Just finished reading “Amusing Ourselves to Death” by Neil Postman. I think I put the book in my to-read list after Alan Kay recommended in a talk of his(I don’t remember which one).
The book is about how any communication medium dictates the kind of discourse taking place in that medium. It was written in 1985, and so it is very much focussed on television and how in that medium, which is so dedicated to turning everything into entertainment, critical thinking and rational discourse are endangered. Despite having been written more than 30 years ago, however, I think it is still relevant today, perhaps even more so. Obviously, television is still around but social media dominates a large part of the social conversation. Postman’s point is that no medium should go unexamined. That is, we need to think about how any form of media— be it typography, television or the Internet— affects the information it carries, the culture at large, and the minds of the people who consume that form of media.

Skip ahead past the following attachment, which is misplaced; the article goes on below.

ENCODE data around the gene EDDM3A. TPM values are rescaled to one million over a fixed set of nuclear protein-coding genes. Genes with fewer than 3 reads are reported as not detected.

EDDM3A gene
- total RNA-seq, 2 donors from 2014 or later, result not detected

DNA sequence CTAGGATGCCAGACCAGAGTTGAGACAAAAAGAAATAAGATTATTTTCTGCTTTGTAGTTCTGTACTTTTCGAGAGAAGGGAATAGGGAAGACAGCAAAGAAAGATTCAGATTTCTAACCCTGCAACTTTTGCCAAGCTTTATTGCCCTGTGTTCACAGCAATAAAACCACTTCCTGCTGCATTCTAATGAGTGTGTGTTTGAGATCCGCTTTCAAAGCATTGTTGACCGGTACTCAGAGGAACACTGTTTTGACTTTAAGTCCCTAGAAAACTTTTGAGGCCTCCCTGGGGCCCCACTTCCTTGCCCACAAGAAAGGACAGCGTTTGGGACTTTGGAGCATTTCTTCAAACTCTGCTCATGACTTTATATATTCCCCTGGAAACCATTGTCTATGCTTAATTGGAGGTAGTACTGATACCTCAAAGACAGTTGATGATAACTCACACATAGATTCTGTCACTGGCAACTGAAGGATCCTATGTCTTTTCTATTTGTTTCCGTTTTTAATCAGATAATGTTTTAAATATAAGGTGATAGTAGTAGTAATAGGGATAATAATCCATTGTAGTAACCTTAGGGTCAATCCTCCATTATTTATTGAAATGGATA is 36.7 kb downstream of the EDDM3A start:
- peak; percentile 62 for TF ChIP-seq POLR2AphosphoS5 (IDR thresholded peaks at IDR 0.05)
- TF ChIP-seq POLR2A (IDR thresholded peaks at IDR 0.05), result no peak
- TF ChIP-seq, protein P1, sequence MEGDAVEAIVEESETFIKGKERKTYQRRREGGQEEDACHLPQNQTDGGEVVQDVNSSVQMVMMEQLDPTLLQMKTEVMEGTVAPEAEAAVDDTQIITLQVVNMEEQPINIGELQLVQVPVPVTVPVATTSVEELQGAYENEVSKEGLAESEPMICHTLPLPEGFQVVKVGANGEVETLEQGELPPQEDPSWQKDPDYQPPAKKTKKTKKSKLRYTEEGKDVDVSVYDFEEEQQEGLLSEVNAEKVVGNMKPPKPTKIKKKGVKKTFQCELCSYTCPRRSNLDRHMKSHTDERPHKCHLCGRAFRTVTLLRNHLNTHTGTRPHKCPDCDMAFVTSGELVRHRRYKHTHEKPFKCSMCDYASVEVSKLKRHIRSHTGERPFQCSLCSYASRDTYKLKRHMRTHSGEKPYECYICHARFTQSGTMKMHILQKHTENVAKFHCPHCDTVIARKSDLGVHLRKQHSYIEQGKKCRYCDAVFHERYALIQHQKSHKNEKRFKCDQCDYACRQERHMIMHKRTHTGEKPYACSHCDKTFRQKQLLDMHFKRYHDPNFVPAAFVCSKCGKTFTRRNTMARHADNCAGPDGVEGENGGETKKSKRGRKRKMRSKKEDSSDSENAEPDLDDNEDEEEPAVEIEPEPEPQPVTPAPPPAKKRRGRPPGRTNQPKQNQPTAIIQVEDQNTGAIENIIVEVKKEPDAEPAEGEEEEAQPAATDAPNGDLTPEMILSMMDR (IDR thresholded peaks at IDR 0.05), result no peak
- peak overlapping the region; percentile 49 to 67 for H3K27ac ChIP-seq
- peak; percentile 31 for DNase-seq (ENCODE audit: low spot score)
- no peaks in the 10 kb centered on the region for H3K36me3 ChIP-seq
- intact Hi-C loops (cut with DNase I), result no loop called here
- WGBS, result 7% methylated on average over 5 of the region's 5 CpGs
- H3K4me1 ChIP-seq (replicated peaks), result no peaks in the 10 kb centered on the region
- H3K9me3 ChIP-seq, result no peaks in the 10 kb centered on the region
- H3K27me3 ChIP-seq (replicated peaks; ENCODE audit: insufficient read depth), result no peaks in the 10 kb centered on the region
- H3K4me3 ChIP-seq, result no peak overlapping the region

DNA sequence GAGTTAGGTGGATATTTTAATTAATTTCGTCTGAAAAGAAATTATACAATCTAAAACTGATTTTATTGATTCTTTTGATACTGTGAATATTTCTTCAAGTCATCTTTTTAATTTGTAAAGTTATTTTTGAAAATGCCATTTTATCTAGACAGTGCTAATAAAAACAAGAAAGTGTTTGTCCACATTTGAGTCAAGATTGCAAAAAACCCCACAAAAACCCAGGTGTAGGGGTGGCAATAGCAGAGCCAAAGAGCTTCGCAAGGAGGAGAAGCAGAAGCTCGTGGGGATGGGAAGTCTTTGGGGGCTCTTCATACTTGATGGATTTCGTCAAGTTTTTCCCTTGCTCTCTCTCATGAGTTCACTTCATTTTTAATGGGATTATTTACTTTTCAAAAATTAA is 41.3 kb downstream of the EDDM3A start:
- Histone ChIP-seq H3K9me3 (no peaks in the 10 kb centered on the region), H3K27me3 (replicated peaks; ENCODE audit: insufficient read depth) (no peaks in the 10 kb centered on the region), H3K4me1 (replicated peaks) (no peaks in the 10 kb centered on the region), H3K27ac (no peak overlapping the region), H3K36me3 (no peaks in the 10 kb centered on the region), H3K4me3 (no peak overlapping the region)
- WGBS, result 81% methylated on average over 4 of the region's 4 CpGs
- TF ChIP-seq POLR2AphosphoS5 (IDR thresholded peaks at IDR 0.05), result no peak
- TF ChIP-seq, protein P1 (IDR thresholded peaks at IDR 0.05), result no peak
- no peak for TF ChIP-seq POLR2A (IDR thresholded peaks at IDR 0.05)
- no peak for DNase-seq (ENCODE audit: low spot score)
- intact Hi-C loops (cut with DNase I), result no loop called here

Postman talks only briefly about computers— recall that in 1985, personal computers were just taking off and the Internet wasn’t even a thing yet. It is surprising that he foresaw one issue that today is very much talked about(emphasis mine):
Thus, a central thesis of computer technology—that the principal difficulty we have in solving problems stems from insufficient data—will go unexamined. Until, years from now, when it will be noticed that the massive collection and speed-of-light retrieval of data have been of great value to large-scale organizations but have solved very little of importance to most people and have created at least as many problems for them as they may have solved.
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